Also read In Falling Snow: A Novel, by Mary-Rose McColl. From amazon: Iris, a young Australian nurse, travels to France during World War I to bring home her fifteen-year-old brother, who ran away to enlist. But in Paris she meets the charismatic Dr. Frances Ivens, who convinces Iris to help establish a field hospital in the old abbey at Royaumont, staffed entirely by women—a decision that will change her life. Seamlessly interwoven is the story of Grace, Iris’s granddaughter in 1970s Australia. Together their narratives paint a portrait of the changing role of women in medicine and the powerful legacy of love. The book  gives you a vivid picture of the state of nursing in WWI, but the story is quite mesmerizing. And there’s a twist almost at the end. Highly recommend.

Also couldn’t put down The Secret Wife by Gill Paul. A long story that begins in war-torn Russia. Cavalry officer Dmitri falls head over heels in love with one of the daughters of Tzar Nicholas. But events intervene, as history tells us. That was 1914. Cut to 2016 when a young woman inherits an ancient cabin in upper New York State and she discovers a jeweled pendant. The two times weave together to make a really riveting story. Lots of Russian history; well written; as I said, couldn’t put it down.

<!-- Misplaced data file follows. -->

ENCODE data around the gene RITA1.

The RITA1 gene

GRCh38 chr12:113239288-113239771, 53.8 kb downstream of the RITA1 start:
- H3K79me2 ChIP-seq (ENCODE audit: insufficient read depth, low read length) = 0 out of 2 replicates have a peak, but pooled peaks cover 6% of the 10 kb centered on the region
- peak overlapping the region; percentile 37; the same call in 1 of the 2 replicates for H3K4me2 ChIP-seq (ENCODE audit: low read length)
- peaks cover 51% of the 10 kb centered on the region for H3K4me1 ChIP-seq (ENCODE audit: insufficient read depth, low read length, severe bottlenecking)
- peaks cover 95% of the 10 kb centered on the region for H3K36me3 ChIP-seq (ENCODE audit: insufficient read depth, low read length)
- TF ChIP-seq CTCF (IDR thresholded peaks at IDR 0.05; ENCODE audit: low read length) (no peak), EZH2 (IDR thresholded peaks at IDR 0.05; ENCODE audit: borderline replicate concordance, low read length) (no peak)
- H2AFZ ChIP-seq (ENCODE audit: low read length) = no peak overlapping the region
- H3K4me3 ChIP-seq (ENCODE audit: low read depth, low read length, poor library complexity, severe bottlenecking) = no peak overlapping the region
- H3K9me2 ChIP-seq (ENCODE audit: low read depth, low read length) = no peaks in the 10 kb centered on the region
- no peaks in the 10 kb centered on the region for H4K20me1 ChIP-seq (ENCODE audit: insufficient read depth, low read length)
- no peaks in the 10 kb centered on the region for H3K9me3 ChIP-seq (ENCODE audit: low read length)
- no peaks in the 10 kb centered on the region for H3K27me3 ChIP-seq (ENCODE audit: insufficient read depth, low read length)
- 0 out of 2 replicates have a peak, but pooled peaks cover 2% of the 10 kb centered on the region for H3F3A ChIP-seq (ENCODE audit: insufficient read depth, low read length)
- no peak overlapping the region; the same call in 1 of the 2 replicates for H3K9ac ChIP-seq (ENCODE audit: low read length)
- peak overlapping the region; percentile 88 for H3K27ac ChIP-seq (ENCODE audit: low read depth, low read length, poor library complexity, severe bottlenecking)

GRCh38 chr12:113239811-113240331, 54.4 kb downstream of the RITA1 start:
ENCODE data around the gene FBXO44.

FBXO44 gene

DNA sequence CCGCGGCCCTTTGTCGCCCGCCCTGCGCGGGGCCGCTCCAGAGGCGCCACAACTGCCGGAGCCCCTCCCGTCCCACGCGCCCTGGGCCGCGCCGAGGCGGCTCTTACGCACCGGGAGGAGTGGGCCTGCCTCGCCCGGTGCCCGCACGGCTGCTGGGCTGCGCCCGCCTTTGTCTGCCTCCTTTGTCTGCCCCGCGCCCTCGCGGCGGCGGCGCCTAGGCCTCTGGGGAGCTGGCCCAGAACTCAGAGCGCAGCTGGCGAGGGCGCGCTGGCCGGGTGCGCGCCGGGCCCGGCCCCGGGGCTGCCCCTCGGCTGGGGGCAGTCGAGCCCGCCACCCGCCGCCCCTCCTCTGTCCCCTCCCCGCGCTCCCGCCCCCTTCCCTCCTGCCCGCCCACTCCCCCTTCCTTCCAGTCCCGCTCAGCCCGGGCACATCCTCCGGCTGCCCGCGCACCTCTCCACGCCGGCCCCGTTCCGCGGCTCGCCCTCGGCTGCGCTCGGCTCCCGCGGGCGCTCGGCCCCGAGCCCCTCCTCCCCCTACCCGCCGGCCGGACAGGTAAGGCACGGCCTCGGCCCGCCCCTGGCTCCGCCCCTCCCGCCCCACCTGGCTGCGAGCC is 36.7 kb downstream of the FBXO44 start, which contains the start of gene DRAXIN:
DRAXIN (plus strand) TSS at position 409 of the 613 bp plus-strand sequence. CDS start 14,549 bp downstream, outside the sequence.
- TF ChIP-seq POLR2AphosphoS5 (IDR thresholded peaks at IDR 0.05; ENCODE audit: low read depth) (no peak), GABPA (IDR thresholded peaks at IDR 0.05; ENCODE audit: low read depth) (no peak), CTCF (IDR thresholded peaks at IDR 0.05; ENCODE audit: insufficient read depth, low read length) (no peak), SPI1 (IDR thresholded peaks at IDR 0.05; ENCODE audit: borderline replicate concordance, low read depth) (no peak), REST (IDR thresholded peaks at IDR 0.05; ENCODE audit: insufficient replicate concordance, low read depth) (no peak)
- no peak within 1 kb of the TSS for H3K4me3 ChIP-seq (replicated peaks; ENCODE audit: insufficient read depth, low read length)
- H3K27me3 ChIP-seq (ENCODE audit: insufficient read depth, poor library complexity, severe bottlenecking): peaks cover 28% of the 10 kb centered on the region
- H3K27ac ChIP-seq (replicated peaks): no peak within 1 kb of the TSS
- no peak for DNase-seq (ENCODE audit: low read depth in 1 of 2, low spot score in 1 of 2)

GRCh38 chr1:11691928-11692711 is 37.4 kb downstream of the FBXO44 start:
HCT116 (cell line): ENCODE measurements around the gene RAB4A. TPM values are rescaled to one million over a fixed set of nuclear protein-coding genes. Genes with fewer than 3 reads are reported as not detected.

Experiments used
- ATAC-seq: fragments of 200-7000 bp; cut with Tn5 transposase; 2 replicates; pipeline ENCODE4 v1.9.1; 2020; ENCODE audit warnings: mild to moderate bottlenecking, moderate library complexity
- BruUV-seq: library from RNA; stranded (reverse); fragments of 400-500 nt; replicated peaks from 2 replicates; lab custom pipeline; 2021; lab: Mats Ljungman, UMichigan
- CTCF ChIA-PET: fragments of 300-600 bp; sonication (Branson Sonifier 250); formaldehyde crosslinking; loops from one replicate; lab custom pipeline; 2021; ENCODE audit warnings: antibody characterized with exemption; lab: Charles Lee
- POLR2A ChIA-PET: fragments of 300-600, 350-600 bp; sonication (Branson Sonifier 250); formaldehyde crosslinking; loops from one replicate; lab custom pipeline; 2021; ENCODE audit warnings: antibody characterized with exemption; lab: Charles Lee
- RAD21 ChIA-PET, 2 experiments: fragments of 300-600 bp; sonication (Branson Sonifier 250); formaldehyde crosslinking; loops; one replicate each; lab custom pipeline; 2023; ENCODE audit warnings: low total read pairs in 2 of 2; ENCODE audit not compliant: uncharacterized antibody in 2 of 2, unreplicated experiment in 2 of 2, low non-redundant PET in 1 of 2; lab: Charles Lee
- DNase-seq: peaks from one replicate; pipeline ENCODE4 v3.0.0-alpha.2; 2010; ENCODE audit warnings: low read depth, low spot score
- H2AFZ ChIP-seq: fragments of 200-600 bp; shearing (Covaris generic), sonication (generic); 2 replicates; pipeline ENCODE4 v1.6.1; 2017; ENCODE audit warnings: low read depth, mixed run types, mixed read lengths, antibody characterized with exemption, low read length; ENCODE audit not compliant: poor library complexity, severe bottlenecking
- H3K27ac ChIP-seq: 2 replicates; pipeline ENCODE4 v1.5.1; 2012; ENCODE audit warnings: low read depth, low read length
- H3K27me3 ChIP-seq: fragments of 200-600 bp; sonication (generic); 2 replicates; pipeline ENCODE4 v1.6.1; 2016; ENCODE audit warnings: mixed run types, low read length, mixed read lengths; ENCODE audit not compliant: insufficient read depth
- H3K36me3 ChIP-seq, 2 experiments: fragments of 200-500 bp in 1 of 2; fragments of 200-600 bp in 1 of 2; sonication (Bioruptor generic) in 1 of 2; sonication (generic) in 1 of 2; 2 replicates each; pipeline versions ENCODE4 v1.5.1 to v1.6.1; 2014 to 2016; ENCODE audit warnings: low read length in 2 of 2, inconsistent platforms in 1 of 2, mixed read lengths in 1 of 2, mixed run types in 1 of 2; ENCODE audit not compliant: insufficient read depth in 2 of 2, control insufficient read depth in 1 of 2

Uncommon Woman. A book about Colonial America, but really the western frontier at that time, which is in western Pennsylvania. The warring native Americans play large in this book. There is a romance, yes, but this book is not “a romance.” It’s more than that – about the hardships of living on the land, away from protection, Tessa and her family struggle to make a living and avoid the angered natives who take revenge when their people are murdered. Clay Tygart is a respected officer/soldier and commands a fort near where Tessa lives. Clay was captured by Lanape Indians when he was a young man, so he straddles both sides of the equation – first hand, he knows how the natives feel, but also his role in the lure of American exploration of the west. The natives wish to preserve their hunting grounds from the encroaching settlers. This book takes place in the mid-1700s I think. Loved it. Not only the history that is brilliantly detailed, even to the summer heat they experience. The crops they raise, the constant fear of attack. And the sweet love that weaves through it. Not a speck of sex in it.